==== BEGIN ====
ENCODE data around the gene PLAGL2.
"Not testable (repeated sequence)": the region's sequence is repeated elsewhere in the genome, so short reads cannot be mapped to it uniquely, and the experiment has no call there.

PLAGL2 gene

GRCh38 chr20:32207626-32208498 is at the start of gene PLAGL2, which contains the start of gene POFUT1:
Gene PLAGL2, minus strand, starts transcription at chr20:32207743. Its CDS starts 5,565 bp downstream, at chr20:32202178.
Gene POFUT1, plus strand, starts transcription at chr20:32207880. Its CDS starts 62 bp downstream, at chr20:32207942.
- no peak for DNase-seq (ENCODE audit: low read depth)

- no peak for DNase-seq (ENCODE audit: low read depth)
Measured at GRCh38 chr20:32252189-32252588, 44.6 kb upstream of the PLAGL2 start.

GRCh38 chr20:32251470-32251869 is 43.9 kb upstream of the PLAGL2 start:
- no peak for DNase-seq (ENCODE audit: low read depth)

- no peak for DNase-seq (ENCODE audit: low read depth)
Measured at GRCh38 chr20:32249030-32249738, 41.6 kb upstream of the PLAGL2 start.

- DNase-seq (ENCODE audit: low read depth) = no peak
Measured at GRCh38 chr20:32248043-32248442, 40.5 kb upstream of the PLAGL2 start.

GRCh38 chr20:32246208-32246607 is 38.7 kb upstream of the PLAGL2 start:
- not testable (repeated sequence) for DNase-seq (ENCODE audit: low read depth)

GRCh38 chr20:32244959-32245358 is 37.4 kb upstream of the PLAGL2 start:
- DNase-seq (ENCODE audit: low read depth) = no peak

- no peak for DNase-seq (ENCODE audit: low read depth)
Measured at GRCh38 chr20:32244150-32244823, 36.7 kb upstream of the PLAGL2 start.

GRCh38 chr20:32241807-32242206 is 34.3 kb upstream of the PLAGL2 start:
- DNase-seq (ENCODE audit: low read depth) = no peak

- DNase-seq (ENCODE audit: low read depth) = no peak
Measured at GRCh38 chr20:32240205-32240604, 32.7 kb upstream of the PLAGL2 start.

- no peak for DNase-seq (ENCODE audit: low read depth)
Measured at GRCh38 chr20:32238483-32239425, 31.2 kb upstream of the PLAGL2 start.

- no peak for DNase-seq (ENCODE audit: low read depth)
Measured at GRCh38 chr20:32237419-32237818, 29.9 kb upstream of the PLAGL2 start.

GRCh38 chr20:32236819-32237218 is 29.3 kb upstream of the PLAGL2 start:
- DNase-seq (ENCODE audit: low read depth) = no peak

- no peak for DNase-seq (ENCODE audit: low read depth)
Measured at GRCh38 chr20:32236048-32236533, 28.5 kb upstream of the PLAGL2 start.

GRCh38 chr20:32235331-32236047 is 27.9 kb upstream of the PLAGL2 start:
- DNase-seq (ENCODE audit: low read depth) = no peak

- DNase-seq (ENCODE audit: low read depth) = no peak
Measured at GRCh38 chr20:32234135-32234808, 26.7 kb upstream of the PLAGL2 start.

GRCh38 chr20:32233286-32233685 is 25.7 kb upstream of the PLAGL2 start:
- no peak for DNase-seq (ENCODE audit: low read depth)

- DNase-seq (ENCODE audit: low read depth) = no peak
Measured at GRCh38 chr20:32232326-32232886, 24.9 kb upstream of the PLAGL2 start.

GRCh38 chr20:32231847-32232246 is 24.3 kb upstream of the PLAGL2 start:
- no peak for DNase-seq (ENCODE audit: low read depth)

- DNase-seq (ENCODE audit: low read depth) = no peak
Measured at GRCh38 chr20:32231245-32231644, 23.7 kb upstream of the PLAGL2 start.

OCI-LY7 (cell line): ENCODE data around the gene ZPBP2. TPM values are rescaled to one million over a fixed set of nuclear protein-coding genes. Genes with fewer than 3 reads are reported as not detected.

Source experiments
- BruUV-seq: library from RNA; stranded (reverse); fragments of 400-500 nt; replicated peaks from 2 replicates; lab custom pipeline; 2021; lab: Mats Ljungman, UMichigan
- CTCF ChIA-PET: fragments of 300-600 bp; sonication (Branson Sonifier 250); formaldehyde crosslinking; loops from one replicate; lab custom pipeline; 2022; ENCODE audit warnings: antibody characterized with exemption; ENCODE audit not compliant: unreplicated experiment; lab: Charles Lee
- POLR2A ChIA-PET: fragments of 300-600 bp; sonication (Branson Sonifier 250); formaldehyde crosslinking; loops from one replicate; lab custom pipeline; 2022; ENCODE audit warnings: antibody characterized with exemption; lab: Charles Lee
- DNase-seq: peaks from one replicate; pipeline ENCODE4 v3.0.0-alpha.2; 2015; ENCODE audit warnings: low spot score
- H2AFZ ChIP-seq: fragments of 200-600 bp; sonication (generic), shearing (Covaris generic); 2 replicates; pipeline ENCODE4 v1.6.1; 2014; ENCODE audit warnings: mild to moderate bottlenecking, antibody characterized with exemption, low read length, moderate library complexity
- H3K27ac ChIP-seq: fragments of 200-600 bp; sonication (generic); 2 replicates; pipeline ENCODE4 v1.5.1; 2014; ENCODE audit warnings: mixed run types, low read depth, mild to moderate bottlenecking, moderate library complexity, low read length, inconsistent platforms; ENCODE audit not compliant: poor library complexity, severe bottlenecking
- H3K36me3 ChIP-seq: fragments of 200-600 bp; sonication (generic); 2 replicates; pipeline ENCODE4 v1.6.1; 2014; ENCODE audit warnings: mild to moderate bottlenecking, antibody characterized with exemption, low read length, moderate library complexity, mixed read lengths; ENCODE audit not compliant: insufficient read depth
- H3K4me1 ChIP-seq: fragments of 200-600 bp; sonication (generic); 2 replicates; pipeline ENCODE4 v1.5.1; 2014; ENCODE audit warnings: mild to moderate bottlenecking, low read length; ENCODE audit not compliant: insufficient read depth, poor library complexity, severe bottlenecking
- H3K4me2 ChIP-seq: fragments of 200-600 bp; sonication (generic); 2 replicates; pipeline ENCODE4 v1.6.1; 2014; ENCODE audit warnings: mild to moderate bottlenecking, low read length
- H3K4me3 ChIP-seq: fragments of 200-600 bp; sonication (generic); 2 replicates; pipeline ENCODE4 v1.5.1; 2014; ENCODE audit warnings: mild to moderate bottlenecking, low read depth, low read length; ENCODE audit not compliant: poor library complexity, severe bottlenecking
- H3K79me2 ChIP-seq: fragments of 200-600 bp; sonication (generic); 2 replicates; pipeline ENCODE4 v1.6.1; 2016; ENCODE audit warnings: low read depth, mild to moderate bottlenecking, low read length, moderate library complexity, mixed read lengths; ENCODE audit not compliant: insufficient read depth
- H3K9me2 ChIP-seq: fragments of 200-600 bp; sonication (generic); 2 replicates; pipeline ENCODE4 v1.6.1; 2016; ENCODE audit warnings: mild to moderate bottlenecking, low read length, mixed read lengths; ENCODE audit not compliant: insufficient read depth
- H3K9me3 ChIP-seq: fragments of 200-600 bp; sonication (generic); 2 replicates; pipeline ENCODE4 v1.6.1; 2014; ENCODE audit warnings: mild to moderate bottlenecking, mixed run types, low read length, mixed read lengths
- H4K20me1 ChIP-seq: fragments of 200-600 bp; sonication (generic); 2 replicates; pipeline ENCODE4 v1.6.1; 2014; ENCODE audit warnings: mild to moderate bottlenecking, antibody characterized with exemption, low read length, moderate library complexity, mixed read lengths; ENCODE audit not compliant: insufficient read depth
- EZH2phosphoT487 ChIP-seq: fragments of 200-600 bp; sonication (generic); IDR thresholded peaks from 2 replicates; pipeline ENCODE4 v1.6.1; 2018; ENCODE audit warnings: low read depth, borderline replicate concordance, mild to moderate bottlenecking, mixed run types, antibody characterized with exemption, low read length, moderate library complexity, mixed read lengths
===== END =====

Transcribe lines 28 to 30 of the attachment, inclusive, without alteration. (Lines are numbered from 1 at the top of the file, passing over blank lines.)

- no peak for DNase-seq (ENCODE audit: low read depth)
Measured at GRCh38 chr20:32237419-32237818, 29.9 kb upstream of the PLAGL2 start.

GRCh38 chr20:32236819-32237218 is 29.3 kb upstream of the PLAGL2 start: